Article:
The time has come for the dissolution of the old guard. It would be true to say that most of the players signed by Rosler have not performed anywhere near the level expected of them. But Rosler created problems by bringing in ten new players over the summer, swelling the first team squad up to thirty. The end result was that he was unable to give so many of them the regular playing time they needed.

Rosler’s signings have come under a lot of criticism for their performances up to this point. Some fans have already written them off. In the podcast recently put on fan sites Mackay talked about the good young players he had at his disposal, including the 25 year old McClean in that category. Interestingly the name of Emyr Huws did not appear in the names he mentioned. The young Welshman made a positive start under Rosler until an ankle injury impeded his progress. Like Adam Forshaw he is a bright young talent. Let’s hope he has not disappeared off Mackay’s radar.

Latics need to start to rebuild a younger team. The old guard has had its day and Latics need to look at the future. The likes of Delort, Forshaw, Huws, Riera and Tavernier need to be given extended runs in the team. Moreover they need to be played in their best positions. For Delort it means playing him alongside another central striker, for Tavernier playing as either a wing back or a wide midfield player.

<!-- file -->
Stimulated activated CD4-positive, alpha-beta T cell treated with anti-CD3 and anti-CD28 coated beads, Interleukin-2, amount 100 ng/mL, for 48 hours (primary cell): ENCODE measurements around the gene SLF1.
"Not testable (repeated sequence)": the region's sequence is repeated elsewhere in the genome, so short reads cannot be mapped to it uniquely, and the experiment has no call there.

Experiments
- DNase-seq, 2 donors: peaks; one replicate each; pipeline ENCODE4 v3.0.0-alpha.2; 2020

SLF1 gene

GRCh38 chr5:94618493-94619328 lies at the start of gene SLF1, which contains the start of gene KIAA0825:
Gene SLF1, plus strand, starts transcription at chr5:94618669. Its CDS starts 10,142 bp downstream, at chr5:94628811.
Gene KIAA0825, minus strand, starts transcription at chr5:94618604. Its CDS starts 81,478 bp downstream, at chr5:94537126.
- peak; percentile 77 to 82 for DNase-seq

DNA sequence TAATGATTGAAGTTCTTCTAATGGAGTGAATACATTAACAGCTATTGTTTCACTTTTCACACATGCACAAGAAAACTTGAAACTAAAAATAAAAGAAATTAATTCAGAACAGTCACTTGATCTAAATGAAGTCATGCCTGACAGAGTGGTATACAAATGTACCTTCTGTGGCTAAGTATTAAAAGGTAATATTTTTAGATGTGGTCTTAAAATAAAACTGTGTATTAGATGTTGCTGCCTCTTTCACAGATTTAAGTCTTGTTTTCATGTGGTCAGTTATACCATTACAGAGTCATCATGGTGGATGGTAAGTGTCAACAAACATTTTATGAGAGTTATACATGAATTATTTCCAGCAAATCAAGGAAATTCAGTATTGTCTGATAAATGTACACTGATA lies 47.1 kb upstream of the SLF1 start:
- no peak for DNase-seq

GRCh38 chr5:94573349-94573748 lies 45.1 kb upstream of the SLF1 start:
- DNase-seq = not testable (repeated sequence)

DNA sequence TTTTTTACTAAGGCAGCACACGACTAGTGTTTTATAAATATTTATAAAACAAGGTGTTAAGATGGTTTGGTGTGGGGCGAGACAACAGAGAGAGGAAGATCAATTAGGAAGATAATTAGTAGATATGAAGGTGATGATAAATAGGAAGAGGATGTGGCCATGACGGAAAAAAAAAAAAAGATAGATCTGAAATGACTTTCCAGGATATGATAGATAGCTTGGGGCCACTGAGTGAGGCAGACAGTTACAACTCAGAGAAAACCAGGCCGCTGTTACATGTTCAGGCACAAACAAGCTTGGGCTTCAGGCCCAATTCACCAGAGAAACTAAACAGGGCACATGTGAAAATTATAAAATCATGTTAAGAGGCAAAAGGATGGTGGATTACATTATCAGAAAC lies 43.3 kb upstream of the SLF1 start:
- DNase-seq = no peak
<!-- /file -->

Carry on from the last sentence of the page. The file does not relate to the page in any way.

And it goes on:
Although he never played badly for Latics the experienced Denmark captain, William Kvist, has been left out in the cold. Would a midfield of Kvist, Forshaw and Huws have done any worse than Cowie, McCann and Watson yesterday?

Somehow a new manager has come in and nothing much has changed on the pitch. If anything things have got worse and the level of football Latics are playing is poor even compared with the dark days of long ball under Owen Coyle.

Unless Mackay has a paradigm shift in his thinking, things are unlikely to get any better. Dave Whelan is unlikely to trust him with big money in the January transfer window and his new players are likely to be loan signings, plus Grant Holt.

The ball is firmly in Mackay’s court. Following yesterday’s game he was quoted as saying:

“It’s their [the fans] club, we’re custodians and I’ll do everything that I can to make them proud of us, make no mistake about that.”

The patience of those fans is being sorely tested. Is Mackay capable of making them proud of his team?

The jury is out on that one.